Wave 'em at them bitches hating on you with their friends
Girl you got it
Let 'em know that everything big
Nails done, hair done, everything did
- Rock band UFO invariably get a huge cheer in their performance of Lights Out in London by substituting the name of the night's venue for "London" at a set point in the song.
lights out, lights out, Chicago!
- In Tom Lehrer's "Pollution," the fourth verse has local variants for New York City ("The breakfast garbage they throw out in Troy/They drink for lunch in Perth Amboy") and San Francisco ("The breakfast garbage that you throw in the Bay/They drink for lunch in San José").
- Kesha's song "Tik Tok" had a customized version on at least one Nashville radio station that had a rewritten intro verse (that included Nashville and "because I'm from this city!") and included one of the station's DJs' name in the place of the word "DJ" in the chorus. note
- When Santana played at Woodstock 1969, after the opening song "Waiting", Carlos Santana greeted the crowd and had a brief moment of confusion over what state he was in.
Carlos Santana: Thanks very much. It's nice to be here in New York. Are we— we are in New York? Yeah...
- Bruce Dickinson's Catchphrase, "Scream for me, [insert name of country/city]!" When Iron Maiden performs their self-titled song, this is also a cue for Eddie to appear.
- This also tends to happen as a normal course in professional wrestling. WWE and TNA definitely tour. Mick Foley is well known for his Cheap Pops "right here in [name of town]!"
- FINALLY...The Rock has come back to [name of town]!!!!!
- In The Complete Works of William Shakespeare (abridged), the reason Adam (or "the Adam character") disappears in the interval is often a nod to the city it's being performed in (when it was performed in Inverness, he was looking for the Loch Ness Monster).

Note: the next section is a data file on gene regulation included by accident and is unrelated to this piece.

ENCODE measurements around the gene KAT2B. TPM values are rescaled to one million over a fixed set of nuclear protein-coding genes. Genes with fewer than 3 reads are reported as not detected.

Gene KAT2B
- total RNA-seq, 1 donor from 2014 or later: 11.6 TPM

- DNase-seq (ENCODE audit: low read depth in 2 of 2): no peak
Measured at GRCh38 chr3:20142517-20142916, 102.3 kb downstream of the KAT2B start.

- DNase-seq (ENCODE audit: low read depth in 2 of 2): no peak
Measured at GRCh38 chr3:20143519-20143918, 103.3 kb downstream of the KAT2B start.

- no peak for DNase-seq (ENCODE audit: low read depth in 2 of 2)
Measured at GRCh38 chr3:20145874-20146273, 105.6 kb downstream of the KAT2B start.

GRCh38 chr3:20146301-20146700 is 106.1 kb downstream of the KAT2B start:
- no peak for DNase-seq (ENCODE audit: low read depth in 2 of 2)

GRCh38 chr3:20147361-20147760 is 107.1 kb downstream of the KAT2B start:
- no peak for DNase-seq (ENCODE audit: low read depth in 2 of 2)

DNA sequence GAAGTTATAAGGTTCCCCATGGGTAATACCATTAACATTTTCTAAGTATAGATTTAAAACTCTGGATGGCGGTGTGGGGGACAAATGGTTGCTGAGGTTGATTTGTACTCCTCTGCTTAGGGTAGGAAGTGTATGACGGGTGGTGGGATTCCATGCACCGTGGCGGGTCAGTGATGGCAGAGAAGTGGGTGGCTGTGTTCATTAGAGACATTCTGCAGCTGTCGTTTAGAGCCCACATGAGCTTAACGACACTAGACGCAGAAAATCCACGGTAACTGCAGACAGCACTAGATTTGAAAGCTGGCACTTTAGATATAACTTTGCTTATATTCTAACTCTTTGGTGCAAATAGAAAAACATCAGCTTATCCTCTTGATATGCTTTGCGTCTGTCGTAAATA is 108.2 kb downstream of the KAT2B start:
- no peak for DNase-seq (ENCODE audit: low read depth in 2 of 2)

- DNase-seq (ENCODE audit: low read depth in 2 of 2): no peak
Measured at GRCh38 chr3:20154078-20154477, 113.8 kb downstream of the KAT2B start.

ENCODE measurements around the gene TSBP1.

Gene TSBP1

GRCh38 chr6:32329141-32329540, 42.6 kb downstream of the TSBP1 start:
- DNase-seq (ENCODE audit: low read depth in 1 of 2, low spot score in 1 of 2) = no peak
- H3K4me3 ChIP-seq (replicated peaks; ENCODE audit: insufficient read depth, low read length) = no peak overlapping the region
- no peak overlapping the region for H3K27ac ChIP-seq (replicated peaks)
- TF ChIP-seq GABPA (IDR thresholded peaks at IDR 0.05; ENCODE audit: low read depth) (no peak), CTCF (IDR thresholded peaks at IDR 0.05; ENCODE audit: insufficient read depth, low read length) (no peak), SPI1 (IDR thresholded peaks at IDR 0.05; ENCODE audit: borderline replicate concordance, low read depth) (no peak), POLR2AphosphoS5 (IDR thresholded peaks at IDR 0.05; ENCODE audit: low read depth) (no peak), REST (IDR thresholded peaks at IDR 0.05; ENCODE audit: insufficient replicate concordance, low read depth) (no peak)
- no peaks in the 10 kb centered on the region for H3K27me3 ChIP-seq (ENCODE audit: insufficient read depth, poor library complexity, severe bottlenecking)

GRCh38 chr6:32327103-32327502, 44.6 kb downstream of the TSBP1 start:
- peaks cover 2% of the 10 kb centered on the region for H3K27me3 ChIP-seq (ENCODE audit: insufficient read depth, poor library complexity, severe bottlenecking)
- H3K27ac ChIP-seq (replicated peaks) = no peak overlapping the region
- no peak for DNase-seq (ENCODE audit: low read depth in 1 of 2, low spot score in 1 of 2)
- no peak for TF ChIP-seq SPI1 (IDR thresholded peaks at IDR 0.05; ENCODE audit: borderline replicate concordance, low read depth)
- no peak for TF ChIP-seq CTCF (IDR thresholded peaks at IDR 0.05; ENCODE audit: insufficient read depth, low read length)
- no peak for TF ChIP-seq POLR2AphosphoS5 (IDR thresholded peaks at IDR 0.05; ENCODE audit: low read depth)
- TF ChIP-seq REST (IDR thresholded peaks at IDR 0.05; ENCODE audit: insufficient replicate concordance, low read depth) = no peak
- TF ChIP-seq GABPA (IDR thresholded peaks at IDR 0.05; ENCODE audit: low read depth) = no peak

- In the Forbidden Broadway song "Ambition" (set to the opening number from Fiddler on the Roof), there's a line that on the cast album that goes, "But here in our little village of Manhattan, there are over 50,000 actors, all trying their best not to end up in Baltimore." When on tour, "Baltimore" usually gets changed to the town they are in.
- In the 2018 TV production of Jesus Christ Superstar, Alice Cooper as King Herod belts out during the instrumental break, "HELLO, JERUSALEM! I AM YOUR KING!"
- In Undertale the Musical, Mettaton has a habit of asking the crowd, "Are you alive, Hotland?", which is definitely meant to evoke a similar effect. At the end of "Death by Glamour", his last thought on the matter is a straight, "I LOVE YOU HOTLAAAND!"
- The Simpsons:
- Parodied in the episode "The Otto Show" when Spinal Tap has the name of the place they are in taped to the back of their instruments.
- Discussed during the episode "How I Spent My Strummer Vacation":
Mick Jagger: And no matter where you are, you always say 'It's the wildest town in the whole damn world'.
Chief Wiggum: So, when you said it in Springfield last year, you didn't mean it?
Jagger: (pausing) Yeah, sure I did, but only because Springfield really is the wildest town in the whole damn world!
- One of the chalkboard gags read, "I will not say 'Springfield' just to get applause".
- In "New Kids on the Blecch", a quartet of students overtly engineered to be the "Party Posse" boy band debuts on the stage of the Springfield Elementary auditorium. The following follows:
Bart: Hello, Springfield! Now here's a song that your Principal Skinner doesn't want us to play!
Principal Skinner: That's not true! This assembly was my idea. I like your inoffensive brand of pop-rock!
Bart: Screw you, man, we're gonna play it anyway!
- Parodied in Duck Dodgers, where one of the instructions on being a rock star is "When you're unsure of where you are, just yell 'Thank you, Detroit!' There's a 47% chance you'll be right." (and of course it's the episode's closing line)